Sunday, May 30, 2010

Freud - The Pursuit of the Unknown

John Huston often made films that dealt with the subject of a pursuit. In Treasure of the Sierra Madre (1948) it was three men trying to find gold in the Mexican hills. In The Asphalt Jungle (1950), he detailed a group of low-life criminals determined to make one last major heist, while in Fat City (1972), two down and outs try and pursue a meager life in the world of small-time boxing. In The African Queen (1951), it's all about getting down the river to safety and in Moulin Rouge (1952), it was the obsession of Toulouse-Lautrec trying to fit into Paris society, despite his physical deformities.

Some of Huston's characters succeed in their pursuit, while many fail. But clearly the quest or chase of the principals' goals is what fascinated Huston throughout his long career. The search for the truth - or perhaps better stated, the presumed truth - is what makes Freud (1962) such a captivating film in the director's canon (The film is sometimes referred to as Freud: The Secret Passion).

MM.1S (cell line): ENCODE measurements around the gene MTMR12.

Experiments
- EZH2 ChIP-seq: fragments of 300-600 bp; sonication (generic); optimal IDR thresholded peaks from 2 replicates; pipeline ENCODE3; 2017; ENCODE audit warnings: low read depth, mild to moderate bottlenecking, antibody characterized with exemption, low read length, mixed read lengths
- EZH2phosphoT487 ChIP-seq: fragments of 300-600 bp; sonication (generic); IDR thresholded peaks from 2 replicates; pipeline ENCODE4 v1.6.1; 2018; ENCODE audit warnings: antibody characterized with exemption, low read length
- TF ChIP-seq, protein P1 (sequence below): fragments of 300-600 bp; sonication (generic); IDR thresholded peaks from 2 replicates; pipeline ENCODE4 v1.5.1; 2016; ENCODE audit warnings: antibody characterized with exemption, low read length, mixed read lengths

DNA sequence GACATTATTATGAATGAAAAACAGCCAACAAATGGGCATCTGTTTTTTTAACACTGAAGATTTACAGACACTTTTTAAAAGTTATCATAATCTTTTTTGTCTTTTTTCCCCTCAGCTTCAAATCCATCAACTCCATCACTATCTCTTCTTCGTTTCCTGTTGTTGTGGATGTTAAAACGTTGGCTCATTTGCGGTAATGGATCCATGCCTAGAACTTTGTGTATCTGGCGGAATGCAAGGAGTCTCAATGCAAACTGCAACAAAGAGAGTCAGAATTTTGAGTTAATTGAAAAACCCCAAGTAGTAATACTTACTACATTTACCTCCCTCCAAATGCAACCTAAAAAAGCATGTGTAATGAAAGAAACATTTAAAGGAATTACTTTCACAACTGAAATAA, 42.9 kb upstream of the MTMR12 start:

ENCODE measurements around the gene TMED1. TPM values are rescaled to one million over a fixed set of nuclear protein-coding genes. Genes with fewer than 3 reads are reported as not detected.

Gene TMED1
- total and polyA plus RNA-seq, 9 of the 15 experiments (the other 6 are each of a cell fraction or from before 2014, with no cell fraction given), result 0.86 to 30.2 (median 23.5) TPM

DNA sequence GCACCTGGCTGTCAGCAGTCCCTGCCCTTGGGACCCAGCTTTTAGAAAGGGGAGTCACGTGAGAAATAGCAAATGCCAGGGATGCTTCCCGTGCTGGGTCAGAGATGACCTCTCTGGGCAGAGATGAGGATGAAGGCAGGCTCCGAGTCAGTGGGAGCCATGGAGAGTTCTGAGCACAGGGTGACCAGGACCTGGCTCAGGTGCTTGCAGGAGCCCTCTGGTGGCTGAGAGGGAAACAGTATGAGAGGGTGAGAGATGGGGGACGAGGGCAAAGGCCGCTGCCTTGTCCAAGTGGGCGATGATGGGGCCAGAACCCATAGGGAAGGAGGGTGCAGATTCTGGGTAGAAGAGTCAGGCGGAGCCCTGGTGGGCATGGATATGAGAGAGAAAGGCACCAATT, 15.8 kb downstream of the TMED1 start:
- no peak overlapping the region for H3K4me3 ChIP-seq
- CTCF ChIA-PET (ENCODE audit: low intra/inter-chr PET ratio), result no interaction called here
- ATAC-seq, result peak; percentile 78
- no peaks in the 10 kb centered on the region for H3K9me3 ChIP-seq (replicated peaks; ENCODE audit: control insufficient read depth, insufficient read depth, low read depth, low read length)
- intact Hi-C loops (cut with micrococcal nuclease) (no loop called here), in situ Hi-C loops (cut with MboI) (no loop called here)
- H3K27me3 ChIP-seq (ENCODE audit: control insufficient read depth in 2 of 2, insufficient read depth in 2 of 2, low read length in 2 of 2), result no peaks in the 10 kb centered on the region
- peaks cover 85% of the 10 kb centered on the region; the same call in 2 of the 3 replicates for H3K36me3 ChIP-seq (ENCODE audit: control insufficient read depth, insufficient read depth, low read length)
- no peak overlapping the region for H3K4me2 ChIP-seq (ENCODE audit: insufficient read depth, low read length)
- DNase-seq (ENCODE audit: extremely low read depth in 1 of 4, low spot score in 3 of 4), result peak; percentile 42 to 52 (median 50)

This is a serious look at the beginnings of Sigmund Freud's search into the darkness of the human mind; soon after Freud (earnestly portrayed by Montgomery Clift) teams up with Joseph Breuer, who would be his partner for years, we are introduced to a young patient of Breuer named Cecily (Susannah York) who suffers from extreme neurosis. In her case, she cannot walk, as it is up to Breuer to discover why this young woman is so mentally tortured. (This character is based upon the famous real life Anna O. that Freud documented in his works.)

Breuer has been working with Cecily for a short time, but believes he must turn her care over to Freud, as it seems that she has developed a crush on Breuer. Freud takes over, first hypnotizing her and then in later sessions, he decides against this, opting merely to talk with her to discover her inner secrets.

What he discovers as he learns more of her early life is that she loved her father, who was willing to let his daughter become curious about many new things in her life. As her mother would scold her for putting on makeup (this is compared to a prostitute who paints her face), she is naturally more comfortable with her father's care than with her mother's scorn.